Dwarf Evening-primrose (Tufted Evening-primrose; White Tufted Evening-primrose; Morning-lily; Handkerchief Plant)
Family: Onagraceae (Evening-primrose Family)
Perennial herbs from taproots; stems to 2' (6 dm) long
Leaves: leaves in a basal rosette with some leaves possibly alternate along stem; simple; margin entire, toothed, lobed or cleft to the midline; 0.6” to 12” (1.5 to 30 cm) long, 0.2” to 1.6” (0.5 to 4 cm) wide
Flowers: 4 white petals, 4 sepals; 8 stamens; stigma 4 lobed; bisexual; usually radially symmetrical; fragrant; petals 0.8” to 2.4” (2 to 6 cm) long; flowers are usually open in late afternoon or evening; petals fade to pink after pollination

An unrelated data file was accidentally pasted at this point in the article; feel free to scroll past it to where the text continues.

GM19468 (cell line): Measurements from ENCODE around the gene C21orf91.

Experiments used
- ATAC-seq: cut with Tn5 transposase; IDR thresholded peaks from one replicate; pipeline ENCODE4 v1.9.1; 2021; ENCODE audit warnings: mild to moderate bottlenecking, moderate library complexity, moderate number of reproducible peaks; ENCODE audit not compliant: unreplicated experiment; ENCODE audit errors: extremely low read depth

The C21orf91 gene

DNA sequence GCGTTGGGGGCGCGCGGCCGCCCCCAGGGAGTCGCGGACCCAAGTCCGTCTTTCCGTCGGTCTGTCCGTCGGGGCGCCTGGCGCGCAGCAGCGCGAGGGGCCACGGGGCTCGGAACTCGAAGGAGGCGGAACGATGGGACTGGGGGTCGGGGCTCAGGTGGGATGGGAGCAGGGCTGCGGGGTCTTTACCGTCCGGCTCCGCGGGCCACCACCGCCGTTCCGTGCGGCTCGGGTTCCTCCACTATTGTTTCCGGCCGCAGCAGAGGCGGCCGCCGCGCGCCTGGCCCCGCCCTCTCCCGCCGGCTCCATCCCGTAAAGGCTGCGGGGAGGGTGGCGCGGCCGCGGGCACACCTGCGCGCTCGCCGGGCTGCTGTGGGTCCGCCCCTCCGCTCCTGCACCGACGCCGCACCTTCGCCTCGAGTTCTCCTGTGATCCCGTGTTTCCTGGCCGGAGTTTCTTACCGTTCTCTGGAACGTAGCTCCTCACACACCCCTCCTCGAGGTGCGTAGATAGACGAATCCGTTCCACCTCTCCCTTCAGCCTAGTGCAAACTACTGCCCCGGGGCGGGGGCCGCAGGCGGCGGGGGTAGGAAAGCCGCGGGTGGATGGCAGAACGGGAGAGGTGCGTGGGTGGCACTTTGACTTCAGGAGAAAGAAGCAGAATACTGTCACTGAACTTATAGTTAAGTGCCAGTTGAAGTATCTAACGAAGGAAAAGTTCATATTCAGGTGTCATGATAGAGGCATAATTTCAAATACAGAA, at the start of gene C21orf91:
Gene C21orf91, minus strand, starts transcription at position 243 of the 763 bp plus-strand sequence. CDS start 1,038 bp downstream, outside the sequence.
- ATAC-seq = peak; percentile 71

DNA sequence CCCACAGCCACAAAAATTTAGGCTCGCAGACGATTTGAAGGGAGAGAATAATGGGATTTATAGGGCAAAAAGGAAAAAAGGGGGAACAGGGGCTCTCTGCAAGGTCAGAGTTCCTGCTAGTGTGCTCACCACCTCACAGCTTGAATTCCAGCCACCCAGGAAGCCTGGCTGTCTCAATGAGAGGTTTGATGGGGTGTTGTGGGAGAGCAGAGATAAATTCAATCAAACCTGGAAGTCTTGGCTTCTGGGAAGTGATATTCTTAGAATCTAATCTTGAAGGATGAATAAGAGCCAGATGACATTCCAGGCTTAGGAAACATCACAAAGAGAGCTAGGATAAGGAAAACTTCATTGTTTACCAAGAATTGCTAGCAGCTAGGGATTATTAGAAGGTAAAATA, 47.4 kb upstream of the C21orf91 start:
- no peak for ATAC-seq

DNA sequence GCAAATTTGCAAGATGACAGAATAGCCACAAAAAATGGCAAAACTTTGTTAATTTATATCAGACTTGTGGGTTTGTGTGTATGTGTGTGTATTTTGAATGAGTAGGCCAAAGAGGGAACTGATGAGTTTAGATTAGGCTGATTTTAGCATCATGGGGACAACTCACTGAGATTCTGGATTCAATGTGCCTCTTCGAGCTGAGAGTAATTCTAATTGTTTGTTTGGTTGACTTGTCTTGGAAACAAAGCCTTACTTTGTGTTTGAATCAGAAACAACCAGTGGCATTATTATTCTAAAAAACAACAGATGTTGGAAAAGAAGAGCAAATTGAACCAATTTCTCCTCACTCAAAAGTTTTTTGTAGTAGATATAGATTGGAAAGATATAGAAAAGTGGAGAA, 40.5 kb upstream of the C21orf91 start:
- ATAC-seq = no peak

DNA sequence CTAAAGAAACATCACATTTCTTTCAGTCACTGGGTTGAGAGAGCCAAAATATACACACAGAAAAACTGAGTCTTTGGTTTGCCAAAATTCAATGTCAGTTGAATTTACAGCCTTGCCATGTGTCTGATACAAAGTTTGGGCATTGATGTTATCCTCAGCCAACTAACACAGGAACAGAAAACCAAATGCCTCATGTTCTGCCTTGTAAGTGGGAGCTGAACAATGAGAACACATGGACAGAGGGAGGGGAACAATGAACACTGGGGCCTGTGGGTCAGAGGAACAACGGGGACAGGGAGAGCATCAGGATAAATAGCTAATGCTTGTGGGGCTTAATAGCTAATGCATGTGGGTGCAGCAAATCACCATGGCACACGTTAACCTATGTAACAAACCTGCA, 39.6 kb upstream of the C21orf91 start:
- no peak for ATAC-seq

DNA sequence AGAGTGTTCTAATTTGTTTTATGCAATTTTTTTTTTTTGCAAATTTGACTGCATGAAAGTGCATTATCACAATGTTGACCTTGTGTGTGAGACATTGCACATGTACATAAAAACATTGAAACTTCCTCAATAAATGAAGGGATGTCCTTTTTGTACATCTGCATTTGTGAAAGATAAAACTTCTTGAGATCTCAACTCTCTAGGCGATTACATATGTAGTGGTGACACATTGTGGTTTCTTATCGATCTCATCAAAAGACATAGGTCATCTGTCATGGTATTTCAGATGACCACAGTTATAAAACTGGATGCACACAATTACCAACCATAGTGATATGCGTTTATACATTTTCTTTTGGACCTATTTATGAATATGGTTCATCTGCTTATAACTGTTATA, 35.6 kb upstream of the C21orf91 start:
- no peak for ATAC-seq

Pollinators: hawkmoths (White-lined sphinx moth - Hyles ), and bees (specifically Lasioglossum, Centris, Xylocopa, Andrena)
Fruits: 4 chambered capsule
Blooms in Arches National Park: March, April, May, June, July, August, September, October, early November
Habitat in Arches National Par : desert shrub, grassland and pinyon-juniper communities
Location seen: park road mile 0 to 8
Other: The genus name, “Oenothera”, means “wine-scented” and refers to the use of the roots in winemaking. The species name, “caespitosa”, means “low growing” and refers to the stature of the plant flowers.
Did You Know?
Pinyon trees do not produce pine nuts every year. These delicious nuts can only be harvested every three to seven years. This irregular schedule prevents animals from adapting to an abundance of pine nuts and guarantees that at least some nuts will become new trees instead of a quick meal.